In the area of criminal law, defense litigation refers to the various legal tactics employed by attorneys during the course of their representation of defendants. In the United States, those arrested and charged with a crime are afforded due process protections guaranteed by the Constitution. The nature and extent of legal action taken by a defense lawyer on behalf of his client, to a certain degree, will depend on whether the police and the prosecutor have scrupulously followed these constitutional procedural safeguards.
In some cases, a criminal attorney may present a legal argument that asserts that due process violations have occurred, this may result in dismissal of the charges against his client. For example, if there are sufficient facts to support a finding that the police lacked probable cause to arrest his client, a court may order that the charges be dropped. Similarly, if any evidence was unlawfully obtained, such as because police exceeded the permissible scope of a search warrant issued by a judge, a defendant’s attorney will argue that any evidence obtained should be excluded. In some circumstances, these defects may impede to the prosecution’s ability to try its case before a jury.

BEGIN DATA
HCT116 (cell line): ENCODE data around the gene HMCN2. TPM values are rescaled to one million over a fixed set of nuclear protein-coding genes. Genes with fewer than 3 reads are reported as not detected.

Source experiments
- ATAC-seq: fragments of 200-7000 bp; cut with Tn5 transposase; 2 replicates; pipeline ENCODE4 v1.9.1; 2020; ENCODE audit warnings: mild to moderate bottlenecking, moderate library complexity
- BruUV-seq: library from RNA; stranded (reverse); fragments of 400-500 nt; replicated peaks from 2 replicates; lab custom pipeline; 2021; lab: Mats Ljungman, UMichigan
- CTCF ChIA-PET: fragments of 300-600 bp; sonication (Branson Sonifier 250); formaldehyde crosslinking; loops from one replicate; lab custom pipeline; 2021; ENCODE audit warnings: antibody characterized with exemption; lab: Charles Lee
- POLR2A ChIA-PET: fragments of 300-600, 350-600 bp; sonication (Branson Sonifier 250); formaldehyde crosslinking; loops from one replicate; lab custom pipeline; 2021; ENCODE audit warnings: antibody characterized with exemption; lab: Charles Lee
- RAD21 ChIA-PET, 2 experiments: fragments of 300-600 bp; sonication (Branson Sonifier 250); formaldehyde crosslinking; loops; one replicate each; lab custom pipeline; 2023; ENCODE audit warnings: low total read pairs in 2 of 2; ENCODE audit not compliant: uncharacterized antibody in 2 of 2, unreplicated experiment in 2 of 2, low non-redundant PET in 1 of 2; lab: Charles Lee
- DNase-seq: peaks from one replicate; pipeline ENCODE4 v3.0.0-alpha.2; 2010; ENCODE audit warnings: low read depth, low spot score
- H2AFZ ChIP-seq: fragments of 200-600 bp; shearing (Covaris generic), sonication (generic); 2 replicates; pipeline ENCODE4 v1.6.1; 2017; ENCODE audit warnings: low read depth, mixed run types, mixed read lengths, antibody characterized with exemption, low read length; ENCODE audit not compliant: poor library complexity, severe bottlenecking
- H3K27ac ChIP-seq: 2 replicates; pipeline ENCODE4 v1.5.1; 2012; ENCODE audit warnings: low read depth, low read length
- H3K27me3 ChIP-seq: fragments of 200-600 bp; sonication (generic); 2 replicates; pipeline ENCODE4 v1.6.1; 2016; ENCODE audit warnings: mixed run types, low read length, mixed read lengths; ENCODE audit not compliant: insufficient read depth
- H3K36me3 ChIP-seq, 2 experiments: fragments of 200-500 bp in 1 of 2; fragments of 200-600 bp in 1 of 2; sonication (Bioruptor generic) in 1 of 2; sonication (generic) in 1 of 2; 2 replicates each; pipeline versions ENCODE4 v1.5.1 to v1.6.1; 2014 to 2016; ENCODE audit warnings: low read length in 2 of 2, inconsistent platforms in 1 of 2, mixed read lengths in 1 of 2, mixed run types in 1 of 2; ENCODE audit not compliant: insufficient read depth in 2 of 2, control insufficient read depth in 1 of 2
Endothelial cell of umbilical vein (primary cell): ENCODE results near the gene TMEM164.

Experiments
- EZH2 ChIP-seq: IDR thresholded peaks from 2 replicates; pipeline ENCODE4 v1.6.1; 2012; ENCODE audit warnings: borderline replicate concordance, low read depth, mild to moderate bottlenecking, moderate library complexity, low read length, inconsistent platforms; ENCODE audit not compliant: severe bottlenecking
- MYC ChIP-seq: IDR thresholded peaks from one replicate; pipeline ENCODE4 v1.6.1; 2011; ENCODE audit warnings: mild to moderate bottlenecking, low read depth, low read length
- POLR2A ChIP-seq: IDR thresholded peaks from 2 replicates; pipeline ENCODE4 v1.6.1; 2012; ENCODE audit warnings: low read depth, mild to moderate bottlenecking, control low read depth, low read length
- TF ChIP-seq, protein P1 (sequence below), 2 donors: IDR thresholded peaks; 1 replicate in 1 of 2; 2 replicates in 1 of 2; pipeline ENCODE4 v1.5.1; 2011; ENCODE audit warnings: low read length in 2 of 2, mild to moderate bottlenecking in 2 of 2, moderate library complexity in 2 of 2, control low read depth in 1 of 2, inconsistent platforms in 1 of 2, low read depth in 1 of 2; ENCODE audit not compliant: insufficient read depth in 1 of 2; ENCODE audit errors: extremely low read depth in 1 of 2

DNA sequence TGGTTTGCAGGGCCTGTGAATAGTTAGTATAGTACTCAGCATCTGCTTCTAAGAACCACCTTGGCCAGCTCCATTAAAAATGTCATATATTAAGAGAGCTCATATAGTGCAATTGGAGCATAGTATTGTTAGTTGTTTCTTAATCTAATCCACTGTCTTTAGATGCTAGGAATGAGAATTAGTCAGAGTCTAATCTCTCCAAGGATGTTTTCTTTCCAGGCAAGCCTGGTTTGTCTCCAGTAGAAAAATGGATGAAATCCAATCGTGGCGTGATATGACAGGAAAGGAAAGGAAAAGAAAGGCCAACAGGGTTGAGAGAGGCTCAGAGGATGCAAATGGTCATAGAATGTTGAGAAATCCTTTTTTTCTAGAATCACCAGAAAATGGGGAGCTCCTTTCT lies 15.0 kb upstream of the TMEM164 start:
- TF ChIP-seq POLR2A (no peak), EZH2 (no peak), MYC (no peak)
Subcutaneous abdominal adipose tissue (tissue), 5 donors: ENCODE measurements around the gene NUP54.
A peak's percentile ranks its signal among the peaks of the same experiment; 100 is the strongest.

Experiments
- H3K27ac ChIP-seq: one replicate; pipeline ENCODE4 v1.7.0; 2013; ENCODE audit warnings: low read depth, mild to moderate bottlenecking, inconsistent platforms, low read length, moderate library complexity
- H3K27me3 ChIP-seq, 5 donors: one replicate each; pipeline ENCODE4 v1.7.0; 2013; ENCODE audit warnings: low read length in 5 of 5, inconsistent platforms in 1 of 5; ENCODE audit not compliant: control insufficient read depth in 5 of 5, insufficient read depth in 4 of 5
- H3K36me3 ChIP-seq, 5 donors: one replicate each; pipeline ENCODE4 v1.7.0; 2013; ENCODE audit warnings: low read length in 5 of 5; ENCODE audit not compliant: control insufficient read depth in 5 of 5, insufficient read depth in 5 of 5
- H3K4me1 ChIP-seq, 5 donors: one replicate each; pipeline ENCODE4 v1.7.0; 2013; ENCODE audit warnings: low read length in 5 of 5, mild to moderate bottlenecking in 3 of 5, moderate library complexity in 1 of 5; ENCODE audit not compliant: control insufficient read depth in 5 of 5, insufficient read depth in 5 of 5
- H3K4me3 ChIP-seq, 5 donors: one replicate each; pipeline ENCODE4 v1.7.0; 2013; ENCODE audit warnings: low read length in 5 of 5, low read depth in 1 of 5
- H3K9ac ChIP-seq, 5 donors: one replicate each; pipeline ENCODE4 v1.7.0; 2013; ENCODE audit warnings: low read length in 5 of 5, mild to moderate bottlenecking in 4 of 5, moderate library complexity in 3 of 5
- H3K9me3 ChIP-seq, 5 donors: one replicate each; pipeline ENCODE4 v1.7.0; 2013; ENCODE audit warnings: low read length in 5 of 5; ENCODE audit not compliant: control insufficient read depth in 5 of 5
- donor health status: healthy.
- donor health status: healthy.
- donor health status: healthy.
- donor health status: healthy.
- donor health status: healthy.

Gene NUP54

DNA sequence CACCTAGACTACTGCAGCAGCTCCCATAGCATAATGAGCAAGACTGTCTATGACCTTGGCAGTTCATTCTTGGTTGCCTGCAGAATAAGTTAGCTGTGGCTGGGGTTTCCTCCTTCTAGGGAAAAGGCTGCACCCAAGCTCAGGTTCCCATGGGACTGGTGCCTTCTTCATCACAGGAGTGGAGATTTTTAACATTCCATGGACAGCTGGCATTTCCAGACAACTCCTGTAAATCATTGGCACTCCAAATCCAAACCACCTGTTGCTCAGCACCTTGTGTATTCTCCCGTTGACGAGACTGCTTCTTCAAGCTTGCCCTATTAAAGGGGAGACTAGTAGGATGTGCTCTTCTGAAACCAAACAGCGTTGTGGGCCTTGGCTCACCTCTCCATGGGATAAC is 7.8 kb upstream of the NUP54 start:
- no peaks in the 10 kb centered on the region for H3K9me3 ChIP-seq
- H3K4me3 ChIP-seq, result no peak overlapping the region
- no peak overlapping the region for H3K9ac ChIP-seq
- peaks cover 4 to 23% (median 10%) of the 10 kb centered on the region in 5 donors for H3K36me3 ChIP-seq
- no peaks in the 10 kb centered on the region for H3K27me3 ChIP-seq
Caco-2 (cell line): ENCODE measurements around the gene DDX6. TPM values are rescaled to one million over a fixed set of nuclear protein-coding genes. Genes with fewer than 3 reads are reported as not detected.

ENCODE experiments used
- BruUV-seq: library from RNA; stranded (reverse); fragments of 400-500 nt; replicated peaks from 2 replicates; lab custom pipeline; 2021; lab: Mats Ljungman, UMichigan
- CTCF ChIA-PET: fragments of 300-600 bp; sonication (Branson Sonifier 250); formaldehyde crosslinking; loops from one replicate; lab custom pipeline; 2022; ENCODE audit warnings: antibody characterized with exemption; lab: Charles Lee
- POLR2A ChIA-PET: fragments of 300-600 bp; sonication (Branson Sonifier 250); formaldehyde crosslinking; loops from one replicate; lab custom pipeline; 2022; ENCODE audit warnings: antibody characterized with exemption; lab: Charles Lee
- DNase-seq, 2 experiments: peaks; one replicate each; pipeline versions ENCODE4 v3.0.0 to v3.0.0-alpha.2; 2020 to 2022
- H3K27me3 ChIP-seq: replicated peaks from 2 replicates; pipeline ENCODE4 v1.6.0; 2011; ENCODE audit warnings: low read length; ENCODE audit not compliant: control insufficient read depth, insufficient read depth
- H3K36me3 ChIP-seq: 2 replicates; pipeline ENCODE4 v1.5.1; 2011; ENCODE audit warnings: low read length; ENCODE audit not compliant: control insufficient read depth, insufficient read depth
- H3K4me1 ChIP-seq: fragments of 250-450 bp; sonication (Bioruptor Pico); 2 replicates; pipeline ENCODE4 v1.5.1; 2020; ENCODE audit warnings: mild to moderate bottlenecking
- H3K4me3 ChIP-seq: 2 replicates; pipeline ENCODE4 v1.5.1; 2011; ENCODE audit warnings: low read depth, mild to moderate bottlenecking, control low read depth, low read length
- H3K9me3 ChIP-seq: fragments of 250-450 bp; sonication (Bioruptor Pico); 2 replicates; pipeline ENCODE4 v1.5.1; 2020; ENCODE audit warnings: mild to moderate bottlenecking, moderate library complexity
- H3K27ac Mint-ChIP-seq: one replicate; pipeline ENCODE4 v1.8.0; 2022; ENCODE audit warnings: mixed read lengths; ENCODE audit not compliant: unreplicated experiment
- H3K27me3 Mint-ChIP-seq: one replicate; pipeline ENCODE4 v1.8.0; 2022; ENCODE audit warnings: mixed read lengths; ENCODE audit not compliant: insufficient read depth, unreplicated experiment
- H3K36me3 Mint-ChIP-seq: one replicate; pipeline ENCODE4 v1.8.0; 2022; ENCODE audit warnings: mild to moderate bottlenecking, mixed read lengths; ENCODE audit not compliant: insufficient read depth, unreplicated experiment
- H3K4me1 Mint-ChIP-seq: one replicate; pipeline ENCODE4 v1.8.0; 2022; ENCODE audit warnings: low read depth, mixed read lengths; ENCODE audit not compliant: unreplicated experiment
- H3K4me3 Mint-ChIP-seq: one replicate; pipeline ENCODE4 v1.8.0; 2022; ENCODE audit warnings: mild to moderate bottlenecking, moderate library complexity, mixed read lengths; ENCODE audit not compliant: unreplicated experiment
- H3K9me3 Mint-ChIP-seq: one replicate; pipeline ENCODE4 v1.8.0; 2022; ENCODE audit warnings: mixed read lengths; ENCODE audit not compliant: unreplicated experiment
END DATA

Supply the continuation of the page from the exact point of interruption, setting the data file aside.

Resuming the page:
The standard of proof required for a criminal conviction is evidence that indicates the accused is guilty beyond a reasonable doubt. During trial, the principal strategy of defense litigation is to raise sufficient questions, in the minds of jurors, as to whether the prosecution has met this burden. A common defense litigation tactic is to attempt to undermine the credibility of the prosecution's witnesses, through rigorous cross-examination. In many instances, some of the key witnesses for the prosecution will have received inducements to testify in the form of a reduced sentence or immunity from prosecution. A defendant’s attorney will attempt to portray the testimony of such witnesses as unreliable and untrustworthy, because of this benefit that they have received in exchange for their testimony.
If a jury convicts a defendant, defense litigation procedures would entail reviewing possible grounds for overturning the verdict. A criminal lawyer would review the trial transcript in order to learn if there are any legitimate grounds for an appeal. These may include errors committed by the trial judge, such as the allowing of certain evidence or testimony that was prejudicial to the defendant. An appellate court may order a new trial if it finds that the trial judge committed errors of law in conducting the proceedings, such that the defendant was precluded from receiving a fair trial.